41. 41. Defining Collaborators• Collaboration must occur – when a class needs information it doesn’t have – When a class needs to modify information it doesn’t have because any given classes can update only the information it knows• Things to consider – There will always be at least one initiator of any given collaboration – Sometimes the collaborator does the bulk of the work – Don’t pass the buck – New responsibilities may be created to fulfill the collaboration 41
  42. 42. Student <<actor>> Student <<actor>> Enroll in course <<UI>> Enroll in course <<UI>> Student Student Name Name Address AddressThe student registers The student registers Enroll in Enroll in Phone number Phone numberfor a a course for course Email address Email address Enrollment EnrollmentAdds a a course Adds course Course Course **See the prototype** **See the prototype** Student Student Student numberChanges its name Changes its name Student number Record Record <<UI>> <<UI>> Average Mark Average Mark Validate Info Validate Info Provide list of course Provide list of course 42
  43. 43. Advantages and Disadvantages of CRC Modeling• User participation in system devt is • Threatening to systems developers increased• • Difficult to get your SMEs together CRC modeling improves communications between users and developers • Limited• CRC cards are simple and inexpensive • You still need to do class modeling• CRC modeling is nonthreatening to users • You need management support• CRC cards are quick and portable• CRC modeling goes hand in hand with essential use case modeling and essential UI prototyping• Gives you good overview of a system Name Name• Leads directly into class modeling Respon Collabo Attribute• Enables you to deal with system complexity one class at a time sibilitie rators Method• Promotes a common project vocabulary s 43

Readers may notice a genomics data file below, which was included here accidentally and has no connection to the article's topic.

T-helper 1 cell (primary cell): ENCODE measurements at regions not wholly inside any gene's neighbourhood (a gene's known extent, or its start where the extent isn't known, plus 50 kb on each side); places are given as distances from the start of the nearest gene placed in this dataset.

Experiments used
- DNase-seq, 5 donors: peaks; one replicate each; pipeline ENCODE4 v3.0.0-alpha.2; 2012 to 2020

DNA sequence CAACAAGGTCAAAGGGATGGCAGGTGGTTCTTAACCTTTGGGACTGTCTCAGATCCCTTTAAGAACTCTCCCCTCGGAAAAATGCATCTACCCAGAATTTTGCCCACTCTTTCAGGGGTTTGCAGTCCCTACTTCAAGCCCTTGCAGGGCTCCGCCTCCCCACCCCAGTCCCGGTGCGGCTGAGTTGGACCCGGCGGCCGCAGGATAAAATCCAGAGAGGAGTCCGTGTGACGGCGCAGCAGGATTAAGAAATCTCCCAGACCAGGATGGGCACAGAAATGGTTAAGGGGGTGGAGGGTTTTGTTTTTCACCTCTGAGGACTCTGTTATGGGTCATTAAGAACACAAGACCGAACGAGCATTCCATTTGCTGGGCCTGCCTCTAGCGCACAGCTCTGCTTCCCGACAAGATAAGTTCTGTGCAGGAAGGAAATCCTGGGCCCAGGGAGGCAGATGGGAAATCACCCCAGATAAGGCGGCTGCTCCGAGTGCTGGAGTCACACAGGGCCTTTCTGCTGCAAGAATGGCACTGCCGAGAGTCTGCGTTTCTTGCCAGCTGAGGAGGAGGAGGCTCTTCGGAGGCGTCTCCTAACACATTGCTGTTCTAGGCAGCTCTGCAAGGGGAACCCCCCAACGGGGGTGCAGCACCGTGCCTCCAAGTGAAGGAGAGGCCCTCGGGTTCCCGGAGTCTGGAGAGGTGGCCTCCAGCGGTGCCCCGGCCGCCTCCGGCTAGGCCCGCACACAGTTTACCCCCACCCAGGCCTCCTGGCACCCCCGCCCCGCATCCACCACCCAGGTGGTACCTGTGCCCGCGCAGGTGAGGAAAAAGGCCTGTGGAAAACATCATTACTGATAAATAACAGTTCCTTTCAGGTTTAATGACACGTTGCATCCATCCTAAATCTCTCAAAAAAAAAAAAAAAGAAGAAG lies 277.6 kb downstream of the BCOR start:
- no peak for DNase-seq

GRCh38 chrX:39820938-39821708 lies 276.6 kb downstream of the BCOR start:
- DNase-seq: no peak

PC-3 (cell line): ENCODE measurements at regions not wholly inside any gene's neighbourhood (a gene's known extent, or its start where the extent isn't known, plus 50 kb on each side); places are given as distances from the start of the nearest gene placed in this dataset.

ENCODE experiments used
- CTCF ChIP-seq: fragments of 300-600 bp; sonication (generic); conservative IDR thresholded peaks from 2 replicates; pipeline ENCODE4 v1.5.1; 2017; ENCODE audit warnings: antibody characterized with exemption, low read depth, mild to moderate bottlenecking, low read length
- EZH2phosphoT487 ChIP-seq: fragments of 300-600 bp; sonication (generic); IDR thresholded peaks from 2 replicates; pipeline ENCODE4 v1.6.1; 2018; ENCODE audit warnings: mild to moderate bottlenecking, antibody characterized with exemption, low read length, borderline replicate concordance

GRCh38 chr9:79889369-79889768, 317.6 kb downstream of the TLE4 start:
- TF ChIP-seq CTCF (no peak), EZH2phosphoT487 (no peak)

44. 44. Exercise 3• Create CRC Cards for the classes in your system 44
  45. 45. Example for the simple university 45
  46. 46. Requirement Tips and Techniques• Prominently display definitions• Expect to gather requirements throughout the entire software process• Explain the techniques• Allow observers• User several techniques simultaneously• Use the terminology of your users• Keep it low tech• Keep it fun• Obtain management support• Send an agenda ahead a few days before a modeling session• Don’t be afraid to iterate• Take a breadth first approach• Technical support people are good sources of user requirements• Existing documents are a good source of requirements 46